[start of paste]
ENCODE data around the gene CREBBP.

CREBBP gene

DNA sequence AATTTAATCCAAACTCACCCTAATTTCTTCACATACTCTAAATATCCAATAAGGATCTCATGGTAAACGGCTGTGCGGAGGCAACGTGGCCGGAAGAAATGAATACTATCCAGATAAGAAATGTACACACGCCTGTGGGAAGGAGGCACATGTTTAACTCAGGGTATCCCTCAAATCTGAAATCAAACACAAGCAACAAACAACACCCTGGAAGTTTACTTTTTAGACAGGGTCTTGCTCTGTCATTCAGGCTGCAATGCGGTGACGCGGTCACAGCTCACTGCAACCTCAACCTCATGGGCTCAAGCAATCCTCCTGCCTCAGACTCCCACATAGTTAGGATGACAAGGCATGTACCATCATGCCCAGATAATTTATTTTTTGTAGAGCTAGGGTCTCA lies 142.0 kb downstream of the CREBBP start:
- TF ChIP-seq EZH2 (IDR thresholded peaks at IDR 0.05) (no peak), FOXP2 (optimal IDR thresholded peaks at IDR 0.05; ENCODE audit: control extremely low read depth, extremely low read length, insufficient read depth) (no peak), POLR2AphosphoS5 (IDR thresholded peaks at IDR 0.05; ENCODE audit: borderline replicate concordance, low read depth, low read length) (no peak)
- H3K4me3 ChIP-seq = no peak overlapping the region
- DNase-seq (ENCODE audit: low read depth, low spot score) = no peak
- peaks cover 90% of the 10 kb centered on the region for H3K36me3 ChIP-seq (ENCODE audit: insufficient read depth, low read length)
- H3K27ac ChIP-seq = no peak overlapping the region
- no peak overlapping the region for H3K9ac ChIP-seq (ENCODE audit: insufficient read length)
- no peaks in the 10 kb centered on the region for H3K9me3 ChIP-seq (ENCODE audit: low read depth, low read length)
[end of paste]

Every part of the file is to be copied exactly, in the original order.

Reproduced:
ENCODE data around the gene CREBBP.

CREBBP gene

DNA sequence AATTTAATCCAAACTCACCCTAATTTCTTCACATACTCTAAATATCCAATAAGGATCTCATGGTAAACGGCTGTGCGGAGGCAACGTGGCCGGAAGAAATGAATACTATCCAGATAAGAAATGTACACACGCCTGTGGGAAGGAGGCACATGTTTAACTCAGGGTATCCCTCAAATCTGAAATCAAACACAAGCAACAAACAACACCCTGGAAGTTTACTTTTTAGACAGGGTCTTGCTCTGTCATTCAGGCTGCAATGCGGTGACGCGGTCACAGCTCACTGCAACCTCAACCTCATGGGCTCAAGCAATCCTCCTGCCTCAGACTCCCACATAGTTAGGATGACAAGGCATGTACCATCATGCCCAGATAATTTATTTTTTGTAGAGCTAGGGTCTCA lies 142.0 kb downstream of the CREBBP start:
- TF ChIP-seq EZH2 (IDR thresholded peaks at IDR 0.05) (no peak), FOXP2 (optimal IDR thresholded peaks at IDR 0.05; ENCODE audit: control extremely low read depth, extremely low read length, insufficient read depth) (no peak), POLR2AphosphoS5 (IDR thresholded peaks at IDR 0.05; ENCODE audit: borderline replicate concordance, low read depth, low read length) (no peak)
- H3K4me3 ChIP-seq = no peak overlapping the region
- DNase-seq (ENCODE audit: low read depth, low spot score) = no peak
- peaks cover 90% of the 10 kb centered on the region for H3K36me3 ChIP-seq (ENCODE audit: insufficient read depth, low read length)
- H3K27ac ChIP-seq = no peak overlapping the region
- no peak overlapping the region for H3K9ac ChIP-seq (ENCODE audit: insufficient read length)
- no peaks in the 10 kb centered on the region for H3K9me3 ChIP-seq (ENCODE audit: low read depth, low read length)